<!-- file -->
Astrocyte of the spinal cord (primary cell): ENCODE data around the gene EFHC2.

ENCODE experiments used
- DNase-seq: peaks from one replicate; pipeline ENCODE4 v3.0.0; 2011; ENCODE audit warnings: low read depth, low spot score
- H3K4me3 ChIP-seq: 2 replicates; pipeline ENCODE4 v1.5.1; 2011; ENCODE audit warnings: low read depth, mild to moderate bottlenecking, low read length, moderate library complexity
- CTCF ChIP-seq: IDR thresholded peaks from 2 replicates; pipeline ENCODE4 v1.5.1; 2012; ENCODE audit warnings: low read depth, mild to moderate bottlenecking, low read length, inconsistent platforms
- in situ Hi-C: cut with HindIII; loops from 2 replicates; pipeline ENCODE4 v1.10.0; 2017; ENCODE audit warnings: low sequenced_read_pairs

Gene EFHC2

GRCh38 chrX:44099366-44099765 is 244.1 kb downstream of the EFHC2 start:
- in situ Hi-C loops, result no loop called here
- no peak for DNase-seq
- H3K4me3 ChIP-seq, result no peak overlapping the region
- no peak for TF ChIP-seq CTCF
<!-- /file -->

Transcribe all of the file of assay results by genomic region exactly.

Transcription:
Astrocyte of the spinal cord (primary cell): ENCODE data around the gene EFHC2.

ENCODE experiments used
- DNase-seq: peaks from one replicate; pipeline ENCODE4 v3.0.0; 2011; ENCODE audit warnings: low read depth, low spot score
- H3K4me3 ChIP-seq: 2 replicates; pipeline ENCODE4 v1.5.1; 2011; ENCODE audit warnings: low read depth, mild to moderate bottlenecking, low read length, moderate library complexity
- CTCF ChIP-seq: IDR thresholded peaks from 2 replicates; pipeline ENCODE4 v1.5.1; 2012; ENCODE audit warnings: low read depth, mild to moderate bottlenecking, low read length, inconsistent platforms
- in situ Hi-C: cut with HindIII; loops from 2 replicates; pipeline ENCODE4 v1.10.0; 2017; ENCODE audit warnings: low sequenced_read_pairs

Gene EFHC2

GRCh38 chrX:44099366-44099765 is 244.1 kb downstream of the EFHC2 start:
- in situ Hi-C loops, result no loop called here
- no peak for DNase-seq
- H3K4me3 ChIP-seq, result no peak overlapping the region
- no peak for TF ChIP-seq CTCF